Which again, I did still read! It’s Financial Literacy Month, I was not about to slack on this essential task. I learned some interesting things, including that if we’re away from the house for more than 14 days in the winter, there are some steps we need to take to make sure that if the pipes freeze, we’re still covered—just in case we decide to become hardcore travellers anytime soon, now I know.

If you’re looking through your coverage, there are some key things you’d want to keep an eye on so you fully understand what’s covered and what’s not.

Identity theft coverage

Did you know that if someone steals your identity, you might be covered under your home insurance policy for some of the costs of dealing with it? I, for one, had no idea, and as someone who routinely makes online transactions, I feel just a bit safer my policy has my back in the worst-case scenario.

Overland water coverage

If you have no idea what “overland water” is, don’t worry—33% of Canadians are right there with you according to Sonnet. Overland water coverage protects you from fresh water coming into your house from lakes, rivers, or—crucial Canadian coverage—melting snow and ice. While it’s not available everywhere, it’s typically an add-on to your coverage, so you should make sure you understand if you’re covered, and for what types.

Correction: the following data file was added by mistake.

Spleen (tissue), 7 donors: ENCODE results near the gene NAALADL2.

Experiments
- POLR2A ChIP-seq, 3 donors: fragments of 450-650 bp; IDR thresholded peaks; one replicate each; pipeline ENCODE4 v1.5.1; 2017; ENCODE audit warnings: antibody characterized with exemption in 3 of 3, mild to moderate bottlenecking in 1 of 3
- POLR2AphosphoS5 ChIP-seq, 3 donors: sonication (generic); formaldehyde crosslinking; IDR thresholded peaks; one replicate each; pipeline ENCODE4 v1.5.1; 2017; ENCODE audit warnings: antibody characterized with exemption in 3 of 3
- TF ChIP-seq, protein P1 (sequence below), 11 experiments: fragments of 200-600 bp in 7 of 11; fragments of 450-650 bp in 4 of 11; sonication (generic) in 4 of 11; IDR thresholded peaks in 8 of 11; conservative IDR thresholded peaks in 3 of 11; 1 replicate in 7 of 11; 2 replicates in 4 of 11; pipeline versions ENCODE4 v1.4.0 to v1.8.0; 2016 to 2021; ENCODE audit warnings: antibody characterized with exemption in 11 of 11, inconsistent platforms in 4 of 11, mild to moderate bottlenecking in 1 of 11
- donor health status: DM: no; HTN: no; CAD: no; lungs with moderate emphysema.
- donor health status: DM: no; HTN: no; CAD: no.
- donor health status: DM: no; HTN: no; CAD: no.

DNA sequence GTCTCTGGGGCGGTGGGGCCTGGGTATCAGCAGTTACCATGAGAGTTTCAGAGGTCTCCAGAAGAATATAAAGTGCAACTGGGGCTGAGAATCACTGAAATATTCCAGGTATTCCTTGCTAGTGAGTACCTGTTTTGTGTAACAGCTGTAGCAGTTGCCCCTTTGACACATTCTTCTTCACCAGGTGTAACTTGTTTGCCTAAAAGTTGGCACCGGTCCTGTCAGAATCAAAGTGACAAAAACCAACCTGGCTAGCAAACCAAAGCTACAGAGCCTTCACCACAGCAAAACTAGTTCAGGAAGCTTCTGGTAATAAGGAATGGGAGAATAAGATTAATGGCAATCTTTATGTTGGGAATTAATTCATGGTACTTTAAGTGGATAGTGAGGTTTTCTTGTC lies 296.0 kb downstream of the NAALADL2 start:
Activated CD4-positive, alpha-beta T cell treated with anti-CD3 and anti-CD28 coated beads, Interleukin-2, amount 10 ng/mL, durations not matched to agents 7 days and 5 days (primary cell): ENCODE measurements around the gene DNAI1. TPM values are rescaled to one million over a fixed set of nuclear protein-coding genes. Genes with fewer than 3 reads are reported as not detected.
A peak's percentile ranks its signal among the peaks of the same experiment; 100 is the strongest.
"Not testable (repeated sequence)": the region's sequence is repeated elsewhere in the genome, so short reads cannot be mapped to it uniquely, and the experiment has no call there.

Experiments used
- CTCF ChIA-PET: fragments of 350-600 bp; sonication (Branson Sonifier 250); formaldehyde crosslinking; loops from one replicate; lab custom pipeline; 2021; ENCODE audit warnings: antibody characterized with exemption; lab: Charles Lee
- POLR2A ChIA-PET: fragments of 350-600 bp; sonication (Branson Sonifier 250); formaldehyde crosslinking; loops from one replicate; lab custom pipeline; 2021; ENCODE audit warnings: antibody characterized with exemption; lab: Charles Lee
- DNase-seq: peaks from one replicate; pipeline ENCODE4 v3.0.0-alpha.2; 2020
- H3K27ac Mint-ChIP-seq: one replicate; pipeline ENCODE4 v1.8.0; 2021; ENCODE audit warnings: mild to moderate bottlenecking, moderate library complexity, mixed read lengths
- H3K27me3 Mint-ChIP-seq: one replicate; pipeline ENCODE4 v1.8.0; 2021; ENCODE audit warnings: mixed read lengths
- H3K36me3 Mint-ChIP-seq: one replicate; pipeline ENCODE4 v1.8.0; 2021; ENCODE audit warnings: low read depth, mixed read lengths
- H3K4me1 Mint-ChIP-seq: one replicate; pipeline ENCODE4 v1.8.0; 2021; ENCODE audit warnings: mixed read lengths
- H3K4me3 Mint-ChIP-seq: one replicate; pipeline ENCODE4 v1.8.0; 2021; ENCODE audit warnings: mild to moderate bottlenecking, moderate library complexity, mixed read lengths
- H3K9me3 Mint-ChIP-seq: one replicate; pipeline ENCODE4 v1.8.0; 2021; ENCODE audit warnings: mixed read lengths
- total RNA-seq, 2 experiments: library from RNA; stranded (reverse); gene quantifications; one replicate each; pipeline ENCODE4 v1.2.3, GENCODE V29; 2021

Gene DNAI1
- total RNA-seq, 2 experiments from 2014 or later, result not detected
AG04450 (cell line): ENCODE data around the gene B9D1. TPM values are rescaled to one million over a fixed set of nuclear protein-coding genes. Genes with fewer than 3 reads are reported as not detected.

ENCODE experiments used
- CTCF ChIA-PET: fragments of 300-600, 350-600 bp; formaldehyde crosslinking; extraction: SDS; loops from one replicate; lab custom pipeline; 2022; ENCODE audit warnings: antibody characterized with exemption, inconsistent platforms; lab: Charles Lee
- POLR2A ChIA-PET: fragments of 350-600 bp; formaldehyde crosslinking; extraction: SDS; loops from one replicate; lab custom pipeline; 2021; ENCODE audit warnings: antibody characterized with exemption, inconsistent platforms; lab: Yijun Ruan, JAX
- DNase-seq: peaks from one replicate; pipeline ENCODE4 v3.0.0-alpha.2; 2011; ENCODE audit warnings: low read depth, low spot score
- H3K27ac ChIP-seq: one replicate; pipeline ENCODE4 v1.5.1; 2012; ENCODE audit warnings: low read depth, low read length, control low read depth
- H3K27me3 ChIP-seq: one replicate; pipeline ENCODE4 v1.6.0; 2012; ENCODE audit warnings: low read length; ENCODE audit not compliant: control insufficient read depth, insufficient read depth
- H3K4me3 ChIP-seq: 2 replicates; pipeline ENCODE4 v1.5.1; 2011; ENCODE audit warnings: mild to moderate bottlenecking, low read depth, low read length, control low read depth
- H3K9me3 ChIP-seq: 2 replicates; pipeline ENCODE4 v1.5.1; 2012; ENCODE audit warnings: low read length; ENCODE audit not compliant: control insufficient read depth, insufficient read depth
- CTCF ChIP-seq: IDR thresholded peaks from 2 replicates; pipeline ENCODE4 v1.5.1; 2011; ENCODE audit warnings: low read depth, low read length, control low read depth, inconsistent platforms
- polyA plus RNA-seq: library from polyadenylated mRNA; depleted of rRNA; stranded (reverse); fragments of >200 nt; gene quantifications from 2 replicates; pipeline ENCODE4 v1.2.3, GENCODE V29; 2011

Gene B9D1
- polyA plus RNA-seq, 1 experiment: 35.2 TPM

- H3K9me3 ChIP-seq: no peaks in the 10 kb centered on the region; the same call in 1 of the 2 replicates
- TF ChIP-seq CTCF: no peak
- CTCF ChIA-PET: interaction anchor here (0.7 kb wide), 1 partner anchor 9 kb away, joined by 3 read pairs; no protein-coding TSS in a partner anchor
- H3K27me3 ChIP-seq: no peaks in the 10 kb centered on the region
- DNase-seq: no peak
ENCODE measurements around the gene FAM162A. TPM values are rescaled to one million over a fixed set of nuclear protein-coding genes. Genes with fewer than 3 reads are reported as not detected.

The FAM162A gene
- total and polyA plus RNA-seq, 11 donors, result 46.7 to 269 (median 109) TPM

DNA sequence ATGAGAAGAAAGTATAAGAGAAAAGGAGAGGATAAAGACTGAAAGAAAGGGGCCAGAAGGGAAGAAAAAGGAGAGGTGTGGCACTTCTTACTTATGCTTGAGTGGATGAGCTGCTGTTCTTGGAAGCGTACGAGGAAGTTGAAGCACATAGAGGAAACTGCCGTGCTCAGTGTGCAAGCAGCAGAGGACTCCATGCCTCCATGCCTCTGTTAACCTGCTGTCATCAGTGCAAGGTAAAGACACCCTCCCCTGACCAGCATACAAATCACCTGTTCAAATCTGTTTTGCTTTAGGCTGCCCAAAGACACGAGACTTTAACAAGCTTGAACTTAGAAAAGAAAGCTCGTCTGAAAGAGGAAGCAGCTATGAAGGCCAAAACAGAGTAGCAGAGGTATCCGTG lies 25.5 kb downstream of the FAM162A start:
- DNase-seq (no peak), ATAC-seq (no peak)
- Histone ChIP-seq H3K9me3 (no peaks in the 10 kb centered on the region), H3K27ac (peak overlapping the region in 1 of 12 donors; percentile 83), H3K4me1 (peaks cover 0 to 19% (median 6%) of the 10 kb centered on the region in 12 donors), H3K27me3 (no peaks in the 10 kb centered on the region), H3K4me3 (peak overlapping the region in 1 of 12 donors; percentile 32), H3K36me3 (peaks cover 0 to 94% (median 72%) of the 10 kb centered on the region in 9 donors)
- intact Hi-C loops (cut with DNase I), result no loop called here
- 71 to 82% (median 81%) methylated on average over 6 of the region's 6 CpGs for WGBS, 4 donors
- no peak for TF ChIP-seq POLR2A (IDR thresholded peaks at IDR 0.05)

Sewage backup coverage

On the scale of truly terrifying house nightmares, sewage backups that impact your house is right up there, at least for me. 23% of Canadians aren’t sure if their coverage would take care of loss or damages resulting from a flood caused by the sewer systems backing up, and of all the things you don’t want to think about when there is literal sewage in your home, it’s “I wonder if this is covered.”

Read your insurance policies!

There’s plenty more you can learn from reading your policies, but at the end of the day, the biggest benefit (in my opinion anyways) is always going to be peace of mind. You’ll have a solid plan of what you need to do to keep your coverage intact, and you’ll have a good sense of whether damage or losses are covered—which is one less thing to worry about in the case of loss or damages!